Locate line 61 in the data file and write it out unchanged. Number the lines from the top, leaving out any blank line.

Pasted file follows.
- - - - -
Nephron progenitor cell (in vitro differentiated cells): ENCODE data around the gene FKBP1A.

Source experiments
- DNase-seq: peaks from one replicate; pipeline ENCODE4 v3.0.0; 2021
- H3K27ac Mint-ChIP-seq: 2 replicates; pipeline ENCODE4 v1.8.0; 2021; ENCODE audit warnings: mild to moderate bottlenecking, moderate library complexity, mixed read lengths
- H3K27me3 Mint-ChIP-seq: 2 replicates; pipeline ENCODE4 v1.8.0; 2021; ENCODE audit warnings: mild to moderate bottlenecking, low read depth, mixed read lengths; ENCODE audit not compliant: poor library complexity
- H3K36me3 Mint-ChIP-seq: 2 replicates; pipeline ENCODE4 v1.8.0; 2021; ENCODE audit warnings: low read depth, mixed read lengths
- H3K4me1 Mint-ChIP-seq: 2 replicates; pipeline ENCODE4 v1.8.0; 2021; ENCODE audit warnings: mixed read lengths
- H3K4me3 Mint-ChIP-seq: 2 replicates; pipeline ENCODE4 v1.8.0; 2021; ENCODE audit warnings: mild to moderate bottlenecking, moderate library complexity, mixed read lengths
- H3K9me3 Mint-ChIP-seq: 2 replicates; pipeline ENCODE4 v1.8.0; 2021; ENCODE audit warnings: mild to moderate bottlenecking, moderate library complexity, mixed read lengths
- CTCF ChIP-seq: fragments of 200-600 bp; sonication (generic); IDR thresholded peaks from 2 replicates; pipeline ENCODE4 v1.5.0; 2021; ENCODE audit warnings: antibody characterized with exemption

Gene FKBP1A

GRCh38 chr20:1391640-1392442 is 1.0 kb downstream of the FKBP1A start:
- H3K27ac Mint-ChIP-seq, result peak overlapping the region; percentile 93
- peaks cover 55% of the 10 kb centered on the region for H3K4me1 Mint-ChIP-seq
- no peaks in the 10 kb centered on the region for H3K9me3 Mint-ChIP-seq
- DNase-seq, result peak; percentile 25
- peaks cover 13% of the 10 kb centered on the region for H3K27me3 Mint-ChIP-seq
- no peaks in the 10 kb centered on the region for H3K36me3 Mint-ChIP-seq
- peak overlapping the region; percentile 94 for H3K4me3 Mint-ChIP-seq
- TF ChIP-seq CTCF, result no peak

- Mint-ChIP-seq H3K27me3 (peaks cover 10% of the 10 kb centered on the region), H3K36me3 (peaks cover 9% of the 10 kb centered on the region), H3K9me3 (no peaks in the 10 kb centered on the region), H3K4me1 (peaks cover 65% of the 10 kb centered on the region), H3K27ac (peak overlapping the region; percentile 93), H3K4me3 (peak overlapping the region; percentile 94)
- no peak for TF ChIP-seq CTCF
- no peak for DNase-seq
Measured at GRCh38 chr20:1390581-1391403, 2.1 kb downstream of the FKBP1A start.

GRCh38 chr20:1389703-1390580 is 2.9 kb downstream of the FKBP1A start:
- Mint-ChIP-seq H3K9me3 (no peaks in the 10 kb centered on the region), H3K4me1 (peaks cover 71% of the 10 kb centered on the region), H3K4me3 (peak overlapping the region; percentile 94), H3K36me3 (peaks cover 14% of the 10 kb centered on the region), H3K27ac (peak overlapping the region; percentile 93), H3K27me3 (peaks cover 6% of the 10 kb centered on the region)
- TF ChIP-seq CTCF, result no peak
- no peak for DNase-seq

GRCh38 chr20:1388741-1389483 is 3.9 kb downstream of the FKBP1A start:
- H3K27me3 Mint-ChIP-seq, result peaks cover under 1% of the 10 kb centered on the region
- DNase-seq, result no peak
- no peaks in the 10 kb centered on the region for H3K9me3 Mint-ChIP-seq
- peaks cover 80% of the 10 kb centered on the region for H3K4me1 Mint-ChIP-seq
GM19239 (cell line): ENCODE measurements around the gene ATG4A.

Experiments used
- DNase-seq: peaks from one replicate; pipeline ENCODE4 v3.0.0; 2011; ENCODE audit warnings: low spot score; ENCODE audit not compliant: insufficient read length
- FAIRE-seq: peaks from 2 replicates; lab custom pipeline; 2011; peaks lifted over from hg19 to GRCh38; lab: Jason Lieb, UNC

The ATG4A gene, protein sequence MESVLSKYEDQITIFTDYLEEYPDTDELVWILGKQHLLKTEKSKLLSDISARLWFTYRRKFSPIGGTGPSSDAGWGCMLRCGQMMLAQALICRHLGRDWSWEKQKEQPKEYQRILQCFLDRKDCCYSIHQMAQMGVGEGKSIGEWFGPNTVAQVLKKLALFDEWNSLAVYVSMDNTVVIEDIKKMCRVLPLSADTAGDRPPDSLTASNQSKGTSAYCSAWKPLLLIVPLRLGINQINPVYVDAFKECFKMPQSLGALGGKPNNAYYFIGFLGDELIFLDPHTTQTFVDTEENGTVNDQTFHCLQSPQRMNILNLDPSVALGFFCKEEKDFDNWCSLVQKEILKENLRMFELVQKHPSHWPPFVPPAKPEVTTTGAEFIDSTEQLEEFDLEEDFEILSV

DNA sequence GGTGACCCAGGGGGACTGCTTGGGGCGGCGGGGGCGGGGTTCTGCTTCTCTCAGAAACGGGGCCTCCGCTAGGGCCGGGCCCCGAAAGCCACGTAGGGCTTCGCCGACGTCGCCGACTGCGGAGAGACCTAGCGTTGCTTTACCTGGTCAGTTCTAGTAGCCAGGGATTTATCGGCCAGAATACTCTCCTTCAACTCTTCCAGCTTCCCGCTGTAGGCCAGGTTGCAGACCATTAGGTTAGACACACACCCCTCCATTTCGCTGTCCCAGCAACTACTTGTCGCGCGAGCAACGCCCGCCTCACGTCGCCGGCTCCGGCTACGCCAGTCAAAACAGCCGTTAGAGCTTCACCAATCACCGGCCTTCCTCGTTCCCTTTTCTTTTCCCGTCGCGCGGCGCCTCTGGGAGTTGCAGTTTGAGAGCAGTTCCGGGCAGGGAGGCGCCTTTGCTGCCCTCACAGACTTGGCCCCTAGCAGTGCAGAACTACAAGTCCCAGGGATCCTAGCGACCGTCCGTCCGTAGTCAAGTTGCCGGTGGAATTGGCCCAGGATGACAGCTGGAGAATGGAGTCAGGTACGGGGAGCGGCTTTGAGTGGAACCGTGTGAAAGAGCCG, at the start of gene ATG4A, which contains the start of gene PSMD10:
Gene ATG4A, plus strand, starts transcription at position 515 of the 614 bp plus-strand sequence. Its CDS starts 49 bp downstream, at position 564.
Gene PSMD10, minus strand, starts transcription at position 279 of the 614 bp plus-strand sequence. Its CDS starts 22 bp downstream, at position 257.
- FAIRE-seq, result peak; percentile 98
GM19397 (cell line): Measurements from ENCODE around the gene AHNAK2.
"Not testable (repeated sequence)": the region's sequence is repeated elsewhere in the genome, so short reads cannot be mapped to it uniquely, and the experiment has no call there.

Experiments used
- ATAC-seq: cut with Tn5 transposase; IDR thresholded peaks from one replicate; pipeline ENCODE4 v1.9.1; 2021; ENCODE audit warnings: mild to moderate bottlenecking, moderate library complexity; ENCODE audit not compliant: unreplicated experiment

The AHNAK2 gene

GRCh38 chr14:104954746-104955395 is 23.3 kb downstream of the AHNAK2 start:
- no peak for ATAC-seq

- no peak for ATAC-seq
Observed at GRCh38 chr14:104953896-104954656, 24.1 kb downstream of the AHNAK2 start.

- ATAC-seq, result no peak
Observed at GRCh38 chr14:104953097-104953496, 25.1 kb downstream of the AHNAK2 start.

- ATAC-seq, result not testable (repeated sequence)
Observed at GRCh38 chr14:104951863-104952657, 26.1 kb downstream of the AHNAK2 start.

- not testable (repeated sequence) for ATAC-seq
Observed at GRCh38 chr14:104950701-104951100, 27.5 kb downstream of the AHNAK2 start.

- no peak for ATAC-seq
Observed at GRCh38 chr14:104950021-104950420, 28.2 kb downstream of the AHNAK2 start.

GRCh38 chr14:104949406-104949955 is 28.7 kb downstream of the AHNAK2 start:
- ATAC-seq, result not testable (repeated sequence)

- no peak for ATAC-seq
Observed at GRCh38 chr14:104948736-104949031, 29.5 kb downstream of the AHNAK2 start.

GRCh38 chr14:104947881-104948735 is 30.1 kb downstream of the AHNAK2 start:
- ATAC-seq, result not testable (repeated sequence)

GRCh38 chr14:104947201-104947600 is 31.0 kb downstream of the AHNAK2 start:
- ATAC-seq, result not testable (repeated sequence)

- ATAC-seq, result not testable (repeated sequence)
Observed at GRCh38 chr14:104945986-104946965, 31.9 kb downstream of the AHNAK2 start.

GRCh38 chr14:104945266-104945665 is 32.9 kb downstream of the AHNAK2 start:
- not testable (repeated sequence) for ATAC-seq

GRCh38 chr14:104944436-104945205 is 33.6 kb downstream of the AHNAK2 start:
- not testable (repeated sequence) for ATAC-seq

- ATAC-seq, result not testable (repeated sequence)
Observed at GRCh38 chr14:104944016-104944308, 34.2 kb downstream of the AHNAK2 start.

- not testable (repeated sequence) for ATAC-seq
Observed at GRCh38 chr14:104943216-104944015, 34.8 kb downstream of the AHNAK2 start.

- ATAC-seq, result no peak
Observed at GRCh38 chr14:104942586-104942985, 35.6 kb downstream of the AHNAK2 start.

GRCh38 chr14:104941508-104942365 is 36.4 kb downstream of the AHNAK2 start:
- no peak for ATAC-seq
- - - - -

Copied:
- ATAC-seq, result not testable (repeated sequence)